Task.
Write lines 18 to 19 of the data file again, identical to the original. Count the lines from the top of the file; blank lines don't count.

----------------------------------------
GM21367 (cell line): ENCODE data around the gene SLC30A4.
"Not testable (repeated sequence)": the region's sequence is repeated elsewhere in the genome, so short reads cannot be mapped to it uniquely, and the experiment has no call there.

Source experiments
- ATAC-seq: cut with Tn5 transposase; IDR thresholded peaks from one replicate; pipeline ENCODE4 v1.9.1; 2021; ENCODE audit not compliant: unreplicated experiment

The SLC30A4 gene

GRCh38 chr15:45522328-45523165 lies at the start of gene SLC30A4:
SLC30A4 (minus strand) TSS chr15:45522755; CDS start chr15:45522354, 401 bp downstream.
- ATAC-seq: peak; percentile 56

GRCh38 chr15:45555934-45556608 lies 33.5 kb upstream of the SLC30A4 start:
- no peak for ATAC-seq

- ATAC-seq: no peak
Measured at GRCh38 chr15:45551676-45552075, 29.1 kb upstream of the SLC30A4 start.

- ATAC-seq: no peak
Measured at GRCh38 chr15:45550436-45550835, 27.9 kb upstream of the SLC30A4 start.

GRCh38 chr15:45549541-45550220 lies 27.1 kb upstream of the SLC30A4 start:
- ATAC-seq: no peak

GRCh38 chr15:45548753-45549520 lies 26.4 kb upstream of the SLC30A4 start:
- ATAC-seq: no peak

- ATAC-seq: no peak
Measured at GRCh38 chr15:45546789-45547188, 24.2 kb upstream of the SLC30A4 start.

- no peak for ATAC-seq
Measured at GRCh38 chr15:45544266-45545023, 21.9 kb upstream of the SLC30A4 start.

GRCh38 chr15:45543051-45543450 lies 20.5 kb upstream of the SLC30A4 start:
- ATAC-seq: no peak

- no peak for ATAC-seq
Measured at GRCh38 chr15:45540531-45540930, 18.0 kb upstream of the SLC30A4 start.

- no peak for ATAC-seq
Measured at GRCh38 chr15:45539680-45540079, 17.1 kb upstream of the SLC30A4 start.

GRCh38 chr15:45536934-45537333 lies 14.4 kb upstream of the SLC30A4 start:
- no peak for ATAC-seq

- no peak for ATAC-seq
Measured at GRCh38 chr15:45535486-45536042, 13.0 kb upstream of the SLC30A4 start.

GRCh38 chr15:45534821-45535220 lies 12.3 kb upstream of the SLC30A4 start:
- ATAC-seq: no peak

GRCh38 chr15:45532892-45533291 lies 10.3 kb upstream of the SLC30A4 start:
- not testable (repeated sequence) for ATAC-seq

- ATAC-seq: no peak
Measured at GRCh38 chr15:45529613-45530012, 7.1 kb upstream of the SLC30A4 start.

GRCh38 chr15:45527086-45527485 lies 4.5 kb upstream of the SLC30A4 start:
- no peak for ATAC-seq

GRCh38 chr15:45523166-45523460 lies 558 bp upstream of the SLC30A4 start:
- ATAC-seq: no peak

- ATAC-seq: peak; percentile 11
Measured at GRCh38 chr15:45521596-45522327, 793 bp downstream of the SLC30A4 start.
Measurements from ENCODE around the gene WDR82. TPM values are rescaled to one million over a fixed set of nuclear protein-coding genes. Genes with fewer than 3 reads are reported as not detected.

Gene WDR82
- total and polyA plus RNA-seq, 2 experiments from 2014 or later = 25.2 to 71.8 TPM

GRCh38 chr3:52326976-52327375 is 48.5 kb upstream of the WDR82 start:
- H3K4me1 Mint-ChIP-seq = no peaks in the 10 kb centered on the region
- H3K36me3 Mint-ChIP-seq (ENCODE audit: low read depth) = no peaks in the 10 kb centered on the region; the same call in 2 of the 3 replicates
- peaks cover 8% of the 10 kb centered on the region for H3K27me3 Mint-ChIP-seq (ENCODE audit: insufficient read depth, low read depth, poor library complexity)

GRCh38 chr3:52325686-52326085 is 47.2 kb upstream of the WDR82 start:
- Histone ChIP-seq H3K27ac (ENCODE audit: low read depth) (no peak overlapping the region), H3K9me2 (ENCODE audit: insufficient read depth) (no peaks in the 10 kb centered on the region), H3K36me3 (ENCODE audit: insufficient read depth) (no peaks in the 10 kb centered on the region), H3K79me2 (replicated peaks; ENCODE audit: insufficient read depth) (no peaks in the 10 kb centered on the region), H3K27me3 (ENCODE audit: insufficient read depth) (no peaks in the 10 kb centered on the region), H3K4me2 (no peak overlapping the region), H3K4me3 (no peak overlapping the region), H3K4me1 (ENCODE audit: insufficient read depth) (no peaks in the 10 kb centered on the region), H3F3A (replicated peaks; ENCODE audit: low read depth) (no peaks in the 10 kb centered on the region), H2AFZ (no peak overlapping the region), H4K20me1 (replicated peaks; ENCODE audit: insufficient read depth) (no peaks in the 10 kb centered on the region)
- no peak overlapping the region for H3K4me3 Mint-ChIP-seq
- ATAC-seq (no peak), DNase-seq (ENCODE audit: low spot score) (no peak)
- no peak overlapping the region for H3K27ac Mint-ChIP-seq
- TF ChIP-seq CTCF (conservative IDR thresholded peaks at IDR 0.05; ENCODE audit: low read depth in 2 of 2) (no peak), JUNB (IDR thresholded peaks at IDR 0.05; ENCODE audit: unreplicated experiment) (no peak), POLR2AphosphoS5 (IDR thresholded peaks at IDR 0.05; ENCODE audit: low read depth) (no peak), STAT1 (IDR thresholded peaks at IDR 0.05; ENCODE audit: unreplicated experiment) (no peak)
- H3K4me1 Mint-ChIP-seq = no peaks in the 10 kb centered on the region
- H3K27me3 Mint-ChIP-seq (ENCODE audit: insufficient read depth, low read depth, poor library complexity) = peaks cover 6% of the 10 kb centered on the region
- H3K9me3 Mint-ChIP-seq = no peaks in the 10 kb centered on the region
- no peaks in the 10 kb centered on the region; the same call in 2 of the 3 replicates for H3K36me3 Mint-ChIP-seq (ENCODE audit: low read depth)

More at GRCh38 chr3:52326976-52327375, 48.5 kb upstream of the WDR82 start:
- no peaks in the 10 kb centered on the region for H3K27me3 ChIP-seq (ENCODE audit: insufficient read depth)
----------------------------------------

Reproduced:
- ATAC-seq: no peak

- ATAC-seq: no peak